In a problem set I proved this "lemma," whose result is not intuitive to me. $Z$ is a standard normal distribution in a censored model.

Formally, $Z^* \sim Norm(0, \sigma^2)$, and $Z = max(Z^*, c)$. Then, \begin{align} E[Z|Z>c] &= \int_c^\infty z_i \phi({z_i})\mathrm{d}z_i \\ &= \frac{1}{\sqrt{2\pi}}\int_c^\infty z_i \exp\!\bigg(\frac{-1}{2}z_i^2\bigg)\mathrm{d}z_i \\ &= \frac{1}{\sqrt{2\pi}} \exp\!\bigg(\frac{-1}{2}c^2\bigg) \quad\quad\quad\quad\text{ (Integration by substitution)}\\ &= \phi(c) \end{align} So there is some sort of connection between the expectation formula over a truncated domain and the density at the point of truncation $(c)$. Could anyone explain the intuition behind this?

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    $\begingroup$ That it turns out that way is a consequence of the fact that the $z$ term is the negative of the derivative of the term in the exponent; it's one of many neat results for the standard normal but it doesn't necessarily have intuition behind it. On the other hand it wouldn't surprise me at all if one of the clever people here could come up with some kind of intuition for it. $\endgroup$
    – Glen_b
    Feb 12, 2014 at 21:29
  • $\begingroup$ @Glen_b What you are saying is that $\int_c^\infty \left(-\frac{d}{dz}\log(f(z))\right) f(z) dz = -\int_c^\infty f^\prime(z)dz = f(c)$ where $f$ is the PDF of any continuous distribution $F.$ $\endgroup$
    – whuber
    Feb 12, 2014 at 22:10
  • $\begingroup$ @whuber That's certainly the case, and it's worth emphasizing that result, since it's directly relevant to the result in the question, but actually in my comment I was referring specifically to the case where the first of those terms is $z$ (since the term "the expectation formula" was in the question, I took it to be about $E(Z|Z>c)$, which is specific to the normal. $\endgroup$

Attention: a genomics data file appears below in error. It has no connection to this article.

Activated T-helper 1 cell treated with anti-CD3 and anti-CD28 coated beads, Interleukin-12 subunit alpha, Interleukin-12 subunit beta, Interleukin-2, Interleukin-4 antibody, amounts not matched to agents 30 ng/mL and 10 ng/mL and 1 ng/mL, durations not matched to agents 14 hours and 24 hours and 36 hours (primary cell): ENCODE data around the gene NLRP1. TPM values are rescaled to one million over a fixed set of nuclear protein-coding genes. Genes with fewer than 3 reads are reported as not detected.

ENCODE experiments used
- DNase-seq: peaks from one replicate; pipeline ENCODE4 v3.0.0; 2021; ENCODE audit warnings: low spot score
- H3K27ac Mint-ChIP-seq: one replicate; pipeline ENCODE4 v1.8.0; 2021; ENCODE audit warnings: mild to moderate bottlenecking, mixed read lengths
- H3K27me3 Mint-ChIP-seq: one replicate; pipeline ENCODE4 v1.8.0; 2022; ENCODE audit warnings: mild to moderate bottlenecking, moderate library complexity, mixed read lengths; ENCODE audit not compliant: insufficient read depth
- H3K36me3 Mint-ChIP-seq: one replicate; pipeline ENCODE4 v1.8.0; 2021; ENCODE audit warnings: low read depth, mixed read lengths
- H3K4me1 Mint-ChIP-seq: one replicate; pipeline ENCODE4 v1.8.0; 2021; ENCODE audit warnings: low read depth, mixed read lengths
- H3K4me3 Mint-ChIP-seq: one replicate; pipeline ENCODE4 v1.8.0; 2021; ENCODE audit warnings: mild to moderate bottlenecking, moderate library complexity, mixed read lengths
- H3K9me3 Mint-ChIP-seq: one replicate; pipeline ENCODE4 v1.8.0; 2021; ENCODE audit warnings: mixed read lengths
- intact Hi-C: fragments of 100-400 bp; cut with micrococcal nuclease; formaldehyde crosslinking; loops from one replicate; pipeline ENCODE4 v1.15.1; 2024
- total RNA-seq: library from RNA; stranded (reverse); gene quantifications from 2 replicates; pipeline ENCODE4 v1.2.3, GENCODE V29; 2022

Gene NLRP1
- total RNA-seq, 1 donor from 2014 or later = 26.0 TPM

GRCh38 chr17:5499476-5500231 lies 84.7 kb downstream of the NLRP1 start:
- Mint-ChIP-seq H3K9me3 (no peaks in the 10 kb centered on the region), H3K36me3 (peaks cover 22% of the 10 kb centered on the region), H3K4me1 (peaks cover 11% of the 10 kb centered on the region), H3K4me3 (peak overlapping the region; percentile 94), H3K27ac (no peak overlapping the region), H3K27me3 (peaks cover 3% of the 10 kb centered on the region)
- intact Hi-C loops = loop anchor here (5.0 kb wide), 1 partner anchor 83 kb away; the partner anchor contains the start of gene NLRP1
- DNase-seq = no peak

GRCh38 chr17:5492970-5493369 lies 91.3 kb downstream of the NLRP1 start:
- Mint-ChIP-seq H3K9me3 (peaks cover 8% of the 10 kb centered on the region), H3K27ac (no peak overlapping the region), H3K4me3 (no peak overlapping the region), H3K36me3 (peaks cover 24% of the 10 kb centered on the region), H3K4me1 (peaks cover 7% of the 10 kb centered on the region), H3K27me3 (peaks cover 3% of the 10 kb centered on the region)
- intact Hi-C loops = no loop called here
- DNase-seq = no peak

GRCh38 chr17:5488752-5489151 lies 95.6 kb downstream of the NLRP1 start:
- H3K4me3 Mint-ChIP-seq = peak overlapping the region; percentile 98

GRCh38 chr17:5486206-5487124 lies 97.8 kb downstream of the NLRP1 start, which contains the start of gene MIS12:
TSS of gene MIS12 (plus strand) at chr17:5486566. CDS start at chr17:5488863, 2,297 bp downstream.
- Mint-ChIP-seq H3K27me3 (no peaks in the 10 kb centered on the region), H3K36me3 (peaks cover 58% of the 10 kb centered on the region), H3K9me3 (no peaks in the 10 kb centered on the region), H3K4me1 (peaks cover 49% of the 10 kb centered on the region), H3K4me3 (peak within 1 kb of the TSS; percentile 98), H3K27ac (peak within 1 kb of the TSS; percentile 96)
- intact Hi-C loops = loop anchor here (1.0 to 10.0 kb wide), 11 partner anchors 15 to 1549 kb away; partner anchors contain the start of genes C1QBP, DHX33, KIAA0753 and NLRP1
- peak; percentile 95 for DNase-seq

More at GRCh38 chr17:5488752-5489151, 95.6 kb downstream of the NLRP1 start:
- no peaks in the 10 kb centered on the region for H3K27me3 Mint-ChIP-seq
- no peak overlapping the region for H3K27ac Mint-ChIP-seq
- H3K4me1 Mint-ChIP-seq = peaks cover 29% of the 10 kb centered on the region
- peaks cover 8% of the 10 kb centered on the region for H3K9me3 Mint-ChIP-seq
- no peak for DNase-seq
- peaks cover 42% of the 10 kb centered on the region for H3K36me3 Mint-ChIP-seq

– Glen_b
    Feb 12, 2014 at 22:16
  • $\begingroup$ (at least up to the obvious multiplicative constant, about that conditional expectation). However, $E(g(Z)|Z>c)$ for that particular $g=-\frac{d}{dz}log f$ is probably worth discussing in an answer. $\endgroup$
    – Glen_b
    Feb 12, 2014 at 22:21
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    $\begingroup$ Your latest edit asks for a proof (or intuitive explanation) of an incorrect statement. The conditional density of $Z \sim N(0,1)$ conditioned on $Z > c$ is $\frac{\phi(z)}{1-\Phi(c)}\mathbf 1_{\{z\colon z > c\}}$ and the conditional expected value is thus $$E[Z\mid Z > c] = \int_c^{\infty}z\frac{\phi(z)}{1-\Phi(c)}\,\mathrm dz = \frac{1}{1-\Phi(c)}\int_c^{\infty}z\phi(z)\,\mathrm dz$$ and not what you have in your revised title. $\endgroup$ Feb 13, 2014 at 4:52

1 Answer 1


Would the Fundamental Theorem of Calculus work for you as intuition?

Let $\phi(x)$ denote the density function $\frac{1}{\sqrt{2\pi}}e^{-x^2/2}$ of a standard normal random variable. Then, the derivative is $\frac{\mathrm d}{\mathrm dx}\phi(x) = -x\phi(x)$. The Fundamental Theorem of Calculus then gives us that $$\phi(x) = \int_{-\infty}^x -t\phi(t)\,\mathrm dt = \int_{-x}^\infty u\phi(u)\,\mathrm du = \int_x^\infty u\phi(u)\,\mathrm du$$ where the second integral is obtained on substituting $u = -t$ and using the fact that $\phi(-u) = \phi(u)$ and the third upon noting that $\phi(-x) = \phi(x)$. Alternatively, write the second integral as the integral from $-x$ to $+x$ plus the integral from $+x$ to $\infty$, and note that integrating an odd function from $-x$ to $+x$ results in $0$.


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